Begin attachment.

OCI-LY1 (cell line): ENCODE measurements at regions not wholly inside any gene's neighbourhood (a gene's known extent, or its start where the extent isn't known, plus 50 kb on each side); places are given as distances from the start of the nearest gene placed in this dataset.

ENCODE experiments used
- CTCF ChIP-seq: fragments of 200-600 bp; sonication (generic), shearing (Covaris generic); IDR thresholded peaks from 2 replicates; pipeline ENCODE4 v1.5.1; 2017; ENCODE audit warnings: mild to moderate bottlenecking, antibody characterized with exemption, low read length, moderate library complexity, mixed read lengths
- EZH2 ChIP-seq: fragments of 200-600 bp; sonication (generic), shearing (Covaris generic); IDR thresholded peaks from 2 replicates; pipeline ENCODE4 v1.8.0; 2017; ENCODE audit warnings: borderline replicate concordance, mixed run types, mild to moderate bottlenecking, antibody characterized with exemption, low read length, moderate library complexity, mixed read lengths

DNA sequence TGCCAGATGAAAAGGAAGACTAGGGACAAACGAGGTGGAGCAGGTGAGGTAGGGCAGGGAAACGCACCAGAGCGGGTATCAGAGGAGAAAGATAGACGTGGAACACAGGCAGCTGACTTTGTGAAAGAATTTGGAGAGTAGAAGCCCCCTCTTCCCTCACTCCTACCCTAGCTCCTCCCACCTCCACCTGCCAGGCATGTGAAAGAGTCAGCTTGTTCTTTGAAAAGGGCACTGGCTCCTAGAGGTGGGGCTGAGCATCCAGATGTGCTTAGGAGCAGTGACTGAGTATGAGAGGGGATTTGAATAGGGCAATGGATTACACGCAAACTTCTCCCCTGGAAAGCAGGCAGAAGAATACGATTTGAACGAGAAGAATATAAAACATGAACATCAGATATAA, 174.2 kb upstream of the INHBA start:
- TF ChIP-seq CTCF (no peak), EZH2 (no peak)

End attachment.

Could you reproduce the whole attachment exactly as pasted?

OCI-LY1 (cell line): ENCODE measurements at regions not wholly inside any gene's neighbourhood (a gene's known extent, or its start where the extent isn't known, plus 50 kb on each side); places are given as distances from the start of the nearest gene placed in this dataset.

ENCODE experiments used
- CTCF ChIP-seq: fragments of 200-600 bp; sonication (generic), shearing (Covaris generic); IDR thresholded peaks from 2 replicates; pipeline ENCODE4 v1.5.1; 2017; ENCODE audit warnings: mild to moderate bottlenecking, antibody characterized with exemption, low read length, moderate library complexity, mixed read lengths
- EZH2 ChIP-seq: fragments of 200-600 bp; sonication (generic), shearing (Covaris generic); IDR thresholded peaks from 2 replicates; pipeline ENCODE4 v1.8.0; 2017; ENCODE audit warnings: borderline replicate concordance, mixed run types, mild to moderate bottlenecking, antibody characterized with exemption, low read length, moderate library complexity, mixed read lengths

DNA sequence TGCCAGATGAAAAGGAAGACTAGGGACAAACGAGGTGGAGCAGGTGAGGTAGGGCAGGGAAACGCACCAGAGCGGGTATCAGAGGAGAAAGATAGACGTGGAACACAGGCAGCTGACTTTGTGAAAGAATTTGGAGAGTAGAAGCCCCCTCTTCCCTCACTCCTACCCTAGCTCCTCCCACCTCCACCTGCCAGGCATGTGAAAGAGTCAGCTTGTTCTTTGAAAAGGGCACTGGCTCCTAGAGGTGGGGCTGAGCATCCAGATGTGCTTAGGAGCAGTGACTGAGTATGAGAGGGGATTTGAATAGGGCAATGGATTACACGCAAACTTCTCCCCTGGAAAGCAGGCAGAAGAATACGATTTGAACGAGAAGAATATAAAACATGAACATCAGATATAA, 174.2 kb upstream of the INHBA start:
- TF ChIP-seq CTCF (no peak), EZH2 (no peak)